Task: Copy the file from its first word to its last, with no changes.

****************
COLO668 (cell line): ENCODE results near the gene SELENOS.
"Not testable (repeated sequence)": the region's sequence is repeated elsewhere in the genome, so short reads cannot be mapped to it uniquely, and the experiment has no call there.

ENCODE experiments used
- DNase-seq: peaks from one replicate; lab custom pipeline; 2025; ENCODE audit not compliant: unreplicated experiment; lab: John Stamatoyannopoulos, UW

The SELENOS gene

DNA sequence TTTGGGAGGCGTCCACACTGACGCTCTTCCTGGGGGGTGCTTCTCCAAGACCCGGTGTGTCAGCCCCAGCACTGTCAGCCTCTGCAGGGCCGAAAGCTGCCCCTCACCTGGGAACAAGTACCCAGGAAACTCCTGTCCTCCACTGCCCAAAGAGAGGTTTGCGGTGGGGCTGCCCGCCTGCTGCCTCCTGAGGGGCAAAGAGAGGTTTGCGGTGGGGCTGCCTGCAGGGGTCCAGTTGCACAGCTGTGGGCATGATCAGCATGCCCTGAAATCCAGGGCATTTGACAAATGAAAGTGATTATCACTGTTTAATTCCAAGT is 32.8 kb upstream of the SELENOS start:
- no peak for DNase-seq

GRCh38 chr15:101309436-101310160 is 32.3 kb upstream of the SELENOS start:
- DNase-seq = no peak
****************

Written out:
COLO668 (cell line): ENCODE results near the gene SELENOS.
"Not testable (repeated sequence)": the region's sequence is repeated elsewhere in the genome, so short reads cannot be mapped to it uniquely, and the experiment has no call there.

ENCODE experiments used
- DNase-seq: peaks from one replicate; lab custom pipeline; 2025; ENCODE audit not compliant: unreplicated experiment; lab: John Stamatoyannopoulos, UW

The SELENOS gene

DNA sequence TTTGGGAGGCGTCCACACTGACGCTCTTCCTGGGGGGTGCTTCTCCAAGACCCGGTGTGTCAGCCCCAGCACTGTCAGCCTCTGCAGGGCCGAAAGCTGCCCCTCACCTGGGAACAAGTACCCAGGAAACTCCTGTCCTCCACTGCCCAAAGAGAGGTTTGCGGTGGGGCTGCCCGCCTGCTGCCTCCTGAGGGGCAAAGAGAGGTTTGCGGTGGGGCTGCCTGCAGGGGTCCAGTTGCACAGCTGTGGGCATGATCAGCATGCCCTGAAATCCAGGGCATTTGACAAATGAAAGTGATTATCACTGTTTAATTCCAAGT is 32.8 kb upstream of the SELENOS start:
- no peak for DNase-seq

GRCh38 chr15:101309436-101310160 is 32.3 kb upstream of the SELENOS start:
- DNase-seq = no peak